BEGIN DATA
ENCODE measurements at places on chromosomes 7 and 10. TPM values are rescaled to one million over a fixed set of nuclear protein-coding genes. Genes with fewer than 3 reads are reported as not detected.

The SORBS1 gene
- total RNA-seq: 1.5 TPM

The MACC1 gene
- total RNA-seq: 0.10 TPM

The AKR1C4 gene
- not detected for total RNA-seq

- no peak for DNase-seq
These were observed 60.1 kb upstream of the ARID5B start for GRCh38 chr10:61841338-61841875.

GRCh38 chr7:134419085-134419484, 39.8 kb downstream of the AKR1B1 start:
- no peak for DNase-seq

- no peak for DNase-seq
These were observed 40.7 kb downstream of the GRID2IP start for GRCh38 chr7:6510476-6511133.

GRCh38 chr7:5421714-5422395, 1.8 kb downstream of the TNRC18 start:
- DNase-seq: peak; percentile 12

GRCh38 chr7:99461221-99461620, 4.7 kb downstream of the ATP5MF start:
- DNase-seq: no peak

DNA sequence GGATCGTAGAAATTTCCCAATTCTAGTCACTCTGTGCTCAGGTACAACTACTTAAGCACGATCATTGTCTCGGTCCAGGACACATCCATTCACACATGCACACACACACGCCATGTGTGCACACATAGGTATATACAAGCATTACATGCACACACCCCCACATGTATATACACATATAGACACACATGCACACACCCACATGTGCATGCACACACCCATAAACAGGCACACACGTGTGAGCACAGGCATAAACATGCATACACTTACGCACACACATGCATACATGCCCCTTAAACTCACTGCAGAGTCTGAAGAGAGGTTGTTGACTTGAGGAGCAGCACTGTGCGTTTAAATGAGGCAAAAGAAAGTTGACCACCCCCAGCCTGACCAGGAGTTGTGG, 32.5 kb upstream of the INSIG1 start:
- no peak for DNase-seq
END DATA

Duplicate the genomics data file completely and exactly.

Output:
ENCODE measurements at places on chromosomes 7 and 10. TPM values are rescaled to one million over a fixed set of nuclear protein-coding genes. Genes with fewer than 3 reads are reported as not detected.

The SORBS1 gene
- total RNA-seq: 1.5 TPM

The MACC1 gene
- total RNA-seq: 0.10 TPM

The AKR1C4 gene
- not detected for total RNA-seq

- no peak for DNase-seq
These were observed 60.1 kb upstream of the ARID5B start for GRCh38 chr10:61841338-61841875.

GRCh38 chr7:134419085-134419484, 39.8 kb downstream of the AKR1B1 start:
- no peak for DNase-seq

- no peak for DNase-seq
These were observed 40.7 kb downstream of the GRID2IP start for GRCh38 chr7:6510476-6511133.

GRCh38 chr7:5421714-5422395, 1.8 kb downstream of the TNRC18 start:
- DNase-seq: peak; percentile 12

GRCh38 chr7:99461221-99461620, 4.7 kb downstream of the ATP5MF start:
- DNase-seq: no peak

DNA sequence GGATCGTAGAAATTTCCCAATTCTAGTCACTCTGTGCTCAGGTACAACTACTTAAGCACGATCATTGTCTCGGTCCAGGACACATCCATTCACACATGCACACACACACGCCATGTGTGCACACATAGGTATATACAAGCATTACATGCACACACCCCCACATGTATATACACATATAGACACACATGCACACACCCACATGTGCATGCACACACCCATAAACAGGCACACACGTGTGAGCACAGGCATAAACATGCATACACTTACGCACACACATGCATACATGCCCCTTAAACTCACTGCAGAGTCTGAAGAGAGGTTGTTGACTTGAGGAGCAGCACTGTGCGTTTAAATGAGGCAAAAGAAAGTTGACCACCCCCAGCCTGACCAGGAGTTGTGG, 32.5 kb upstream of the INSIG1 start:
- no peak for DNase-seq